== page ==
The Decider: Umpires vs. Judges

"Have you read Roe v. Wade?" Tim Tschida was saying to me. "It's very clear."

This was three years ago. It was an unexpected moment to bring up the 1973 Supreme Court decision that established a right to abortion. Mr. Tschida is a major-league umpire and we were on our way to the ballpark. I had just asked him why the strike zone, an entity seemingly well defined by the baseball rulebook, was such a bone of contention in the game. And in a flash Mr. Tschida made the instinctive comparison between an umpire's conundrum and a high court justice's.

"What it says is very clear. And we've still been fighting for 25 or 30 years over what it means."

An argument for judicial activism? Well, no.

But as President Obama's nominee for the Supreme Court, Judge Sonia Sotomayor, heads to the Senate this week for confirmation hearings, Mr. Tschida's assertion that umpires are like judges is especially pertinent because the analogy most famously goes the other way around.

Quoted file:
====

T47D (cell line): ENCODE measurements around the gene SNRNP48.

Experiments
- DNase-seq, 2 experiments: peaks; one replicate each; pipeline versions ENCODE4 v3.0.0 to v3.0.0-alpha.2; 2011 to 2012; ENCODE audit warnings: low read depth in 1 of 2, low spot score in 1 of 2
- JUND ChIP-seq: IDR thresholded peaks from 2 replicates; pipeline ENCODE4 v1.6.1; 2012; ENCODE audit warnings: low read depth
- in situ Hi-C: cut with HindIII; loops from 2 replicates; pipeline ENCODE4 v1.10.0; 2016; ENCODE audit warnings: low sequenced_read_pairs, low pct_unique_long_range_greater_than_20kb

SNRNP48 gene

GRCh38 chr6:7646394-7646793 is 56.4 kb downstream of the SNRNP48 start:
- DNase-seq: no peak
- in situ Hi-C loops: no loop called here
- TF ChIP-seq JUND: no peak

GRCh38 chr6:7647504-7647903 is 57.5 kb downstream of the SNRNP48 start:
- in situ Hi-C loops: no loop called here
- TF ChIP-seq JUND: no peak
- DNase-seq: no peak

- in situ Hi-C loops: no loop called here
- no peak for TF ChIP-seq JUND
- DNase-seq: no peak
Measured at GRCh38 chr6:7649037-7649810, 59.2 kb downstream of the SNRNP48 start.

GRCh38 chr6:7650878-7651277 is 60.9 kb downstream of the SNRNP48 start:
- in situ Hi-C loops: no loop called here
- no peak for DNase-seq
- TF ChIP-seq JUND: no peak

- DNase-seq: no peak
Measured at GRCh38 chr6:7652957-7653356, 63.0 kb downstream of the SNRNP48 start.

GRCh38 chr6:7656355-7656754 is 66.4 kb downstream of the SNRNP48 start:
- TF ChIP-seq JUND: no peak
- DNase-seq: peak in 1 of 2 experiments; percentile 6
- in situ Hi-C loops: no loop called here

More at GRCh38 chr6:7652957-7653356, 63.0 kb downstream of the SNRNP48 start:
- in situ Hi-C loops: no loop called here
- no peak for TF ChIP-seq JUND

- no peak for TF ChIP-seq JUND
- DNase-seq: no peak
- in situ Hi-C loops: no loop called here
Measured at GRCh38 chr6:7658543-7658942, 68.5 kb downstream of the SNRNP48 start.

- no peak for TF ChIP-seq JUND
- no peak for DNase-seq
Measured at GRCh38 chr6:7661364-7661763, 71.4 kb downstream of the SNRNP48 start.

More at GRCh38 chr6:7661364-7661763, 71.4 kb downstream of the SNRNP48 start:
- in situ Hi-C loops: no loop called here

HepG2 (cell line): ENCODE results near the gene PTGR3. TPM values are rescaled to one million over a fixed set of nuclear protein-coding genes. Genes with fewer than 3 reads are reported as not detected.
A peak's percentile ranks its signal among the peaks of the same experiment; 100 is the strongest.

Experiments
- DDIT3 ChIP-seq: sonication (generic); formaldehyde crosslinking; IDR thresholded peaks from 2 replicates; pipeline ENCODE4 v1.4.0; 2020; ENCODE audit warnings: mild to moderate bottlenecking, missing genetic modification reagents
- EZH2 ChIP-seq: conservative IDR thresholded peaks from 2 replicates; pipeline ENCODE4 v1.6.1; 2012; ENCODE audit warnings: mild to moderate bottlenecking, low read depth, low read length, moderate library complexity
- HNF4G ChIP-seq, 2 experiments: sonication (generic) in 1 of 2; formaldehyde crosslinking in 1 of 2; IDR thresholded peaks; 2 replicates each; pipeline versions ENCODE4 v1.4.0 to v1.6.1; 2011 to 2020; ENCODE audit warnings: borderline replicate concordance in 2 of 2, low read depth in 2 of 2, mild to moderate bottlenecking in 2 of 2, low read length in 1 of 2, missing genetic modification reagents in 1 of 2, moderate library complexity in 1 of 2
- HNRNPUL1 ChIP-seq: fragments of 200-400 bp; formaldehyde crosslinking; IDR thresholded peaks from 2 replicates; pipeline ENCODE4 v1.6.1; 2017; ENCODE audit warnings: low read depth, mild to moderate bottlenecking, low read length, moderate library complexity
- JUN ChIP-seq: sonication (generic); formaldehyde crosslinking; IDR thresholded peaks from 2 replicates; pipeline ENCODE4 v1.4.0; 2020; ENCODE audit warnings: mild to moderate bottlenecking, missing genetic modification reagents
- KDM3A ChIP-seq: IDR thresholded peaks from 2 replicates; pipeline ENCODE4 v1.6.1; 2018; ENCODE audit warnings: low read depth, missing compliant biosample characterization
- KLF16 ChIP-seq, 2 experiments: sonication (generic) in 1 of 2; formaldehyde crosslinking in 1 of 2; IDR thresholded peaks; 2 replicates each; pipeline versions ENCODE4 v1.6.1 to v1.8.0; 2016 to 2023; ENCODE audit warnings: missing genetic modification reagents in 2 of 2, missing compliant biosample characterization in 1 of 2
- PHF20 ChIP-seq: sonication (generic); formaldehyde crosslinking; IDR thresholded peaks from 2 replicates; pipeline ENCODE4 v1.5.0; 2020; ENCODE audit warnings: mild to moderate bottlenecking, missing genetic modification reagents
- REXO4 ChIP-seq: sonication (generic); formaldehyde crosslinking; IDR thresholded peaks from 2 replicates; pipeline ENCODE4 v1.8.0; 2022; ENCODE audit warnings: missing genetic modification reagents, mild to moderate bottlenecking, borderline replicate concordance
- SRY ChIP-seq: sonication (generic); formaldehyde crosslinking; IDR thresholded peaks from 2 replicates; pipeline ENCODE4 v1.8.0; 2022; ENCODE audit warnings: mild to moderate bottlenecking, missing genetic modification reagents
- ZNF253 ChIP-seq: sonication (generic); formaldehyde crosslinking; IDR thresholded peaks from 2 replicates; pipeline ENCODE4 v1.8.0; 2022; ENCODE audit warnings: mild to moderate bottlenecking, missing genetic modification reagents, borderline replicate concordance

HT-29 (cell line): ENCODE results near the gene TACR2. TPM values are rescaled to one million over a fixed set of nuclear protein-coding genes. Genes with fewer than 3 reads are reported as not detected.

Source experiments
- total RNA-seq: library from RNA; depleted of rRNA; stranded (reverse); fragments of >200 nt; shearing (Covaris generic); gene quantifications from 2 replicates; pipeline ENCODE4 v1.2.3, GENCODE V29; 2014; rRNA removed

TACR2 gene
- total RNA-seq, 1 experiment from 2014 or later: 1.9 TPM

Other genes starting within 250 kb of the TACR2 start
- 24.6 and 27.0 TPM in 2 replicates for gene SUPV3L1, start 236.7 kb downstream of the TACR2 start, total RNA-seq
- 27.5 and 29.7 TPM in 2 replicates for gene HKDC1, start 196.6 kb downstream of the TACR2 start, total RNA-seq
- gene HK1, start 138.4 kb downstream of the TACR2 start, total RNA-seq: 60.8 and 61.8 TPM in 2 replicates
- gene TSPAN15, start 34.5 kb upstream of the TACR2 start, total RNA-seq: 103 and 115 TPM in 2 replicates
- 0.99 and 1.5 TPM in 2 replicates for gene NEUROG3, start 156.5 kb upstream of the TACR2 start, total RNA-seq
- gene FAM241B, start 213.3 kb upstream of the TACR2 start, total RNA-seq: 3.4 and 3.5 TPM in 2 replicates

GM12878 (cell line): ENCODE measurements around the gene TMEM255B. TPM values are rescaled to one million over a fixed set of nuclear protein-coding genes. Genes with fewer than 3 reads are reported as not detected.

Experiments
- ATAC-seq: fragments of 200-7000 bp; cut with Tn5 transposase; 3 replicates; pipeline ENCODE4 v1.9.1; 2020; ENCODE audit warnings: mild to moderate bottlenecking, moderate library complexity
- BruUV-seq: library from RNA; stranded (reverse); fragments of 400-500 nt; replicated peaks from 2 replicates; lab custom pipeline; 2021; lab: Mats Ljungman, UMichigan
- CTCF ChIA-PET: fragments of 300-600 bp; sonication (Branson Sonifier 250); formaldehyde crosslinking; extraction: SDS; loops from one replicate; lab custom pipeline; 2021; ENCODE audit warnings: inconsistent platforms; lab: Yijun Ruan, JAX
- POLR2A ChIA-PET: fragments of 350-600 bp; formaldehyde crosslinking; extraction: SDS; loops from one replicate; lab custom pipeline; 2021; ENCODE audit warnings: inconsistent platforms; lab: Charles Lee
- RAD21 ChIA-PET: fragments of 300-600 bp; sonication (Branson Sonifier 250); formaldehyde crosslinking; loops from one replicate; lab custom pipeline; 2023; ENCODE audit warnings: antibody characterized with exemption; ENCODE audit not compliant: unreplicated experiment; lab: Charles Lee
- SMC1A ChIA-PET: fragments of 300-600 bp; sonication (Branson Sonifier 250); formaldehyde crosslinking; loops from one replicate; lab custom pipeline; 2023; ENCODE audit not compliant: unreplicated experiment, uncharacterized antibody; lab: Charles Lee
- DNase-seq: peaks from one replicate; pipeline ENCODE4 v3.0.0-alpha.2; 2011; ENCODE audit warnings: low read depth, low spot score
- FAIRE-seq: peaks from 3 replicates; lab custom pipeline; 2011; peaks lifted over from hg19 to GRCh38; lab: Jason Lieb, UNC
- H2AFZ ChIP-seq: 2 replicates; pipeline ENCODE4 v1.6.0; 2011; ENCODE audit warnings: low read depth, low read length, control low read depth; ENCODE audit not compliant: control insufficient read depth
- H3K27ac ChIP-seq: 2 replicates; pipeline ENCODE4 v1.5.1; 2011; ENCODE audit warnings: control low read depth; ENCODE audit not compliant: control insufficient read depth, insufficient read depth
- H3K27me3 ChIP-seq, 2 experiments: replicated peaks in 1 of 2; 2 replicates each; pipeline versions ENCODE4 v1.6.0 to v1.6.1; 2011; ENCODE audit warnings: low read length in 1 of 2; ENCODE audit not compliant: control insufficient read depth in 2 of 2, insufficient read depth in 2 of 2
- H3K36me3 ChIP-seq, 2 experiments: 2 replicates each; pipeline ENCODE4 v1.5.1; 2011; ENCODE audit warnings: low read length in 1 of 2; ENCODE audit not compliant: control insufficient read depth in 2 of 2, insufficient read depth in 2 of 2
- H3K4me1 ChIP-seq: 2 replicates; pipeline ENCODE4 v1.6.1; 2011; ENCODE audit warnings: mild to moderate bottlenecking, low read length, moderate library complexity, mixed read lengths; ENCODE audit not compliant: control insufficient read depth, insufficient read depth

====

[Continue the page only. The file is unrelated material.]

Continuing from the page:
It was in September 2005, just as I was starting research for a book about umpires, that the man who would become chief justice, John G. Roberts, Jr., elevated my subjects to the central metaphorical role in American jurisprudence.

"Judges are like umpires," Judge Roberts declared in the opening remarks to his own confirmation hearings. "Umpires don't make the rules; they apply them. The role of an umpire and a judge is critical. They make sure everybody plays by the rules. But it is a limited role."

Judge Roberts was far from the first to make the comparison, which dots the literature of the 20th century, legal and otherwise. He wasn't even the first to make it in the Senate that day. Addressing him in his own introductory remarks, Senator Jeff Sessions, Republican of Alabama, asserted: "What we must have -- what our legal system demands -- is a fair and unbiased umpire, one who calls the game according to the existing rules and does so competently and honestly every day."